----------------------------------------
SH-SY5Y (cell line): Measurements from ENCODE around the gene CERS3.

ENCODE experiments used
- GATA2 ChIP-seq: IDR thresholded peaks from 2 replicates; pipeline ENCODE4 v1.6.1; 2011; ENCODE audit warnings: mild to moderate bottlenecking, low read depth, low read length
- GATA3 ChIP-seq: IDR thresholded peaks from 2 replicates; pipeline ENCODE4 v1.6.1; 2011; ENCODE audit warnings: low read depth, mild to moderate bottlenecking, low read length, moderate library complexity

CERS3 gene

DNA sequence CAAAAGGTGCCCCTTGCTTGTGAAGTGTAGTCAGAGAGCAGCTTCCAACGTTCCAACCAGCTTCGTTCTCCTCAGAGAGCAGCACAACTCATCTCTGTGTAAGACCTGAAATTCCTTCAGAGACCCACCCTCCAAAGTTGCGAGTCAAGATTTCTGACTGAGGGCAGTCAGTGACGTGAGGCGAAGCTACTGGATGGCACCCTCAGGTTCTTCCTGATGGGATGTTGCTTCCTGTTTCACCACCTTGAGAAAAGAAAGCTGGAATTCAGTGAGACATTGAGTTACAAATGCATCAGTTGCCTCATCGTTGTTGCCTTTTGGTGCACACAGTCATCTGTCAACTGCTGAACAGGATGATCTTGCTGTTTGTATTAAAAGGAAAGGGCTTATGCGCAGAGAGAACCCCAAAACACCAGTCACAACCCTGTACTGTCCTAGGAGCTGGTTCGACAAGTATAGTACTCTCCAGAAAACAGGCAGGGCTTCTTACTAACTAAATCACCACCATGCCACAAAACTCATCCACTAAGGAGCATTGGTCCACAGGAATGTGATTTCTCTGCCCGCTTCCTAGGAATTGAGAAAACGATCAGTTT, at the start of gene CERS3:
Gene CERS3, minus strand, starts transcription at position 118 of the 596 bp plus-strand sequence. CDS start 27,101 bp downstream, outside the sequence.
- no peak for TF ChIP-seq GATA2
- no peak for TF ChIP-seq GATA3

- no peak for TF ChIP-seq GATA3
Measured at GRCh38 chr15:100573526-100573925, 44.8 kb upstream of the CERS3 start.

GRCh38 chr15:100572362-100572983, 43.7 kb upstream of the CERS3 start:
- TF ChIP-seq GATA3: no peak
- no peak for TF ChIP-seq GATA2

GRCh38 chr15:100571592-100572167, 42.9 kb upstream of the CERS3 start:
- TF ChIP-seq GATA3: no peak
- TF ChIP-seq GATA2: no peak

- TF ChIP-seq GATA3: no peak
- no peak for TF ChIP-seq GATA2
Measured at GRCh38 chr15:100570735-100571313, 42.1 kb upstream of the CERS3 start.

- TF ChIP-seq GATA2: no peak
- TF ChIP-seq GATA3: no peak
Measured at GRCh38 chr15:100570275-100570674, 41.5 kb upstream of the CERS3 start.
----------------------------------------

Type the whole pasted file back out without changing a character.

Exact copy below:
SH-SY5Y (cell line): Measurements from ENCODE around the gene CERS3.

ENCODE experiments used
- GATA2 ChIP-seq: IDR thresholded peaks from 2 replicates; pipeline ENCODE4 v1.6.1; 2011; ENCODE audit warnings: mild to moderate bottlenecking, low read depth, low read length
- GATA3 ChIP-seq: IDR thresholded peaks from 2 replicates; pipeline ENCODE4 v1.6.1; 2011; ENCODE audit warnings: low read depth, mild to moderate bottlenecking, low read length, moderate library complexity

CERS3 gene

DNA sequence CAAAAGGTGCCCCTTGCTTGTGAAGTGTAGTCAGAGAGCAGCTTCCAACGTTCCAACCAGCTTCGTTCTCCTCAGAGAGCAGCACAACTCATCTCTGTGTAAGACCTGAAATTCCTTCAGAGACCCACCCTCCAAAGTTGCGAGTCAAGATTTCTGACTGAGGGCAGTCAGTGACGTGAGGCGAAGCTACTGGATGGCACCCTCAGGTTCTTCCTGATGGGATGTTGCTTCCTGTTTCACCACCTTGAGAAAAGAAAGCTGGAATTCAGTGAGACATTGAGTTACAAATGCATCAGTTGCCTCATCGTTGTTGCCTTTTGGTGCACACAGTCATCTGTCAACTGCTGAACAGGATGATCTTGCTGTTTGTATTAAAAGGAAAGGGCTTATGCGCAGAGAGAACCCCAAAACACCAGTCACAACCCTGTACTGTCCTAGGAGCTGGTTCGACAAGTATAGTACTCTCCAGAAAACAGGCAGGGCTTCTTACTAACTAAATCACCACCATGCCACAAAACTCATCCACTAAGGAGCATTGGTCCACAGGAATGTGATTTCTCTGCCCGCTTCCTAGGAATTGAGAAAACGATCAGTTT, at the start of gene CERS3:
Gene CERS3, minus strand, starts transcription at position 118 of the 596 bp plus-strand sequence. CDS start 27,101 bp downstream, outside the sequence.
- no peak for TF ChIP-seq GATA2
- no peak for TF ChIP-seq GATA3

- no peak for TF ChIP-seq GATA3
Measured at GRCh38 chr15:100573526-100573925, 44.8 kb upstream of the CERS3 start.

GRCh38 chr15:100572362-100572983, 43.7 kb upstream of the CERS3 start:
- TF ChIP-seq GATA3: no peak
- no peak for TF ChIP-seq GATA2

GRCh38 chr15:100571592-100572167, 42.9 kb upstream of the CERS3 start:
- TF ChIP-seq GATA3: no peak
- TF ChIP-seq GATA2: no peak

- TF ChIP-seq GATA3: no peak
- no peak for TF ChIP-seq GATA2
Measured at GRCh38 chr15:100570735-100571313, 42.1 kb upstream of the CERS3 start.

- TF ChIP-seq GATA2: no peak
- TF ChIP-seq GATA3: no peak
Measured at GRCh38 chr15:100570275-100570674, 41.5 kb upstream of the CERS3 start.